Cell cycle analysis

The cells were seeded in 6 well plates at a density of 2.4x105 cells/ml. The following day, the cells were treated with three different concentrations of flavokawain B. After 12 and 24 h of treatment, the cells were detached using trypsin, washed with PBS and collected. The resulting pellet was fixed in 80 % ethanol and stored at −20 °C. After a week, the fixed cells were washed with PBS and treated with RNAse and Triton-X 100, and were then stained with propidium iodide (PI) for 15 min (Sigma, St Louis, MO, USA). Afterwards, the cells were subjected to flow cytometric analysis using the FACS Calibur flow cytometer (Becton Dickinson, USA).

Annexin V/FITC assay

The Annexin V assay was carried out using the Annexin V Kit (BD Pharmingen, USA). Cells were seeded in 6 well plates (2.4x105 cells/ml) and were treated with the desired concentrations of flavokawain B. After 24, 48 and 72 h of treatment, the treated cells were collected and harvested according to the desired time points. The resulting pellets were immediately resuspended in the provided binding buffer and subsequently stained with 5 μ lof Annexin V-FITC and 5 μl of PI. The subsequent mixture was left to incubate at room temperature for 15 min. Afterwards, the cells were analyzed using the FACS system (Becton Dickinson, Franklin Lakes, NJ, USA).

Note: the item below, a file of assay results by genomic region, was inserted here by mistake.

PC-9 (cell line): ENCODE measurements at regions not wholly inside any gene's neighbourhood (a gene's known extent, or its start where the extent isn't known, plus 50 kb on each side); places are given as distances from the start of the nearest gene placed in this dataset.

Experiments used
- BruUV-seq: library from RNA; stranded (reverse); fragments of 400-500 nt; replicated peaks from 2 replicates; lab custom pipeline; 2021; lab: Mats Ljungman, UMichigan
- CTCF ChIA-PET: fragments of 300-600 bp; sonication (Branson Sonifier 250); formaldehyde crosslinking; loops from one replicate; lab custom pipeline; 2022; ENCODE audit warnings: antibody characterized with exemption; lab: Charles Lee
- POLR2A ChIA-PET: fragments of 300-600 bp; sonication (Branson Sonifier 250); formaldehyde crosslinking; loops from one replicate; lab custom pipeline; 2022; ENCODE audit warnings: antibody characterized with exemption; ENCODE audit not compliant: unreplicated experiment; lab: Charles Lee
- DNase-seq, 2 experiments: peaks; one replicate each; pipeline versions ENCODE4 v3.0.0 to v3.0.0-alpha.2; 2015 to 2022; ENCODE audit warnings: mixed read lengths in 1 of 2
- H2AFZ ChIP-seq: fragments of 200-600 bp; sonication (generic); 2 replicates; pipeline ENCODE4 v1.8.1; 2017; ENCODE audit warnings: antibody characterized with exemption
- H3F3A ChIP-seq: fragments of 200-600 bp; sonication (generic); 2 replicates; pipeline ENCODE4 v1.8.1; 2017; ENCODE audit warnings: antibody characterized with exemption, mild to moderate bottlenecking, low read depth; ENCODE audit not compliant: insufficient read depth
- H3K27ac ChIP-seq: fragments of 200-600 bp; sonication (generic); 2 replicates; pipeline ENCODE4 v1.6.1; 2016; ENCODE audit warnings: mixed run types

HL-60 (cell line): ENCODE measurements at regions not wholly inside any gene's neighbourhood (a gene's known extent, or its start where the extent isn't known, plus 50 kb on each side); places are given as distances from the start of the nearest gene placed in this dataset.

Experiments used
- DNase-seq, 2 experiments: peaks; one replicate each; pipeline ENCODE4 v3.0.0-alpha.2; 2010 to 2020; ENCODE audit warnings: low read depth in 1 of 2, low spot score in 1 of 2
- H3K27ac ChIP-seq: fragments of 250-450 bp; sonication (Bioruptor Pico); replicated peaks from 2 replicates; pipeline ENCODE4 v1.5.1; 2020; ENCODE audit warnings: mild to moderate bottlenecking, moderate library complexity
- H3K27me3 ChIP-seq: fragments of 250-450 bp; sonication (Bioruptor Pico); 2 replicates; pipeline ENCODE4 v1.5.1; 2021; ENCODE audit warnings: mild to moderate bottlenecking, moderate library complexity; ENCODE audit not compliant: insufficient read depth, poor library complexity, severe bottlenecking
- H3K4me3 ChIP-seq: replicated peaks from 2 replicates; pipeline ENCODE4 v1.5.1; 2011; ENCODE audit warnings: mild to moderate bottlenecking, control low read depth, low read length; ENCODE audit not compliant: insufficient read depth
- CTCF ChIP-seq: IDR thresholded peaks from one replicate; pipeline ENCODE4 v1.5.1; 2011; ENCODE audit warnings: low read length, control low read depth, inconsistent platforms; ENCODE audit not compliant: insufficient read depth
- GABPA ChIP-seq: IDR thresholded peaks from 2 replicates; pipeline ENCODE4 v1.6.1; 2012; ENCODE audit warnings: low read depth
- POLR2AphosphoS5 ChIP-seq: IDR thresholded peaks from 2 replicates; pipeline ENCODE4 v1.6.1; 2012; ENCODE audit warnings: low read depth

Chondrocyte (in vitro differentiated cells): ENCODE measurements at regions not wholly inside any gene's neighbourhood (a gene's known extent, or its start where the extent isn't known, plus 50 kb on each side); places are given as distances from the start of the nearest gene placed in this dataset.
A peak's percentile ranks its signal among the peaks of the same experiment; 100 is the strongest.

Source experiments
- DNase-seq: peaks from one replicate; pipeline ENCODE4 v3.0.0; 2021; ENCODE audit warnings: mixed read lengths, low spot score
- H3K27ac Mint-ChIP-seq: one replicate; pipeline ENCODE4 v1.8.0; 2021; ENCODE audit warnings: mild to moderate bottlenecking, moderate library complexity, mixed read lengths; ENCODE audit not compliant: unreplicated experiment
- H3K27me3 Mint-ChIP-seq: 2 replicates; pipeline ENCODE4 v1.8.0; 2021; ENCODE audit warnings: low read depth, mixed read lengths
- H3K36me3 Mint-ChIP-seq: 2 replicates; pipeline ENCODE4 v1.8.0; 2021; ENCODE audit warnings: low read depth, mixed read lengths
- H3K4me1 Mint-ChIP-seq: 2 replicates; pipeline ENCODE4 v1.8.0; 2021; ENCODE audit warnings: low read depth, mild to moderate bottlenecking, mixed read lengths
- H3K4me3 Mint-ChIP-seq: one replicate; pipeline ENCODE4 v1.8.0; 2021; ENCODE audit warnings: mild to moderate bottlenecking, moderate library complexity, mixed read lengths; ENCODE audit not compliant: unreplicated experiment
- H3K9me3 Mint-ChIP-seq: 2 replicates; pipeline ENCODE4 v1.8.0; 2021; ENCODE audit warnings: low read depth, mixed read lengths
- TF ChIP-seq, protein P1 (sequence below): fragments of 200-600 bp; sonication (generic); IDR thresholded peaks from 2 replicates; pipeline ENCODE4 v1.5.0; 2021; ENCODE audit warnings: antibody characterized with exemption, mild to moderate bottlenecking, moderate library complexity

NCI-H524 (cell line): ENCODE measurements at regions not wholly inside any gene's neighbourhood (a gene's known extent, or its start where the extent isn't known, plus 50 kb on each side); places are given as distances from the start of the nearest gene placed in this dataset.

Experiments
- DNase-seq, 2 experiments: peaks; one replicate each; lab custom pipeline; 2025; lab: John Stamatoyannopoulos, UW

Wound healing assay

The cells were seeded in 6 well plates to total confluence for 24 h. On the day of the treatment, a wound was introduced in the middle of the wells using a sterile yellow tip pipette. Afterwards, the media was replaced with fresh media along with the addition of the designated compounds. The migration of cells was photographed at 10x magnification for every 3 h up until 24 h. The rate of migration was calculated based on the following formula.
$$ \%\ \mathrm{Percentage}\ \mathrm{of}\ \mathrm{Wound}\ \mathrm{closure} = \left(\mathrm{Length}\ \mathrm{of}\ \mathrm{wound}\ \mathrm{at}\ \left(0\ \mathrm{h}-\left(\mathrm{n}\right)\ \mathrm{h}\right)/\mathrm{Length}\ \mathrm{of}\ \mathrm{wound}\ \mathrm{at}\ 0\ \mathrm{h}\right)\ *100 $$

Transwell migration/Invasion assay

The transwell migration/invasion assay was performed using an 8 μM pore cell culture insert (BD, USA). Matrigel (BD, USA) was diluted at a ratio of 1:3 with serum-free media and was applied to the top chamber of the cell culture inserts for the invasion assay, whereas in the migration assay, the inserts were not coated. The matrigel-coated inserts were left for 2 h to solidify before being used. Next, 2x105 cells/ml were seeded in the upper chamber of the inserts after being serum-starved for 24 h. The lower chamber was filled with media containing 10 % of FBS. The cells were incubated in a humidified chamber at 37 °C for 24 h. Afterwards, the non-migrating/invading cells were removed using a cotton swab. The migrated/invaded cells were fixed in methanol for 30 min and were stained with crystal violet for 30 min before being photographed.

HUVEC tube formation assay

This assay was performed as described by Arnaoutova et al. [46] with slight modifications. Prior to the assay, 50 μl of Matrigel (BD, USA) was seeded in a 96 well plate for 2 h. HUVEC cells at a density of 1 x105 cells/ml were seeded in the pre-coated 96 well plates alongside the treatments. The cells were incubated in a 37 °C-humidified chamber for 18 h before being photographed under an inverted light microscope (Nikon, Japan) at 40x magnification.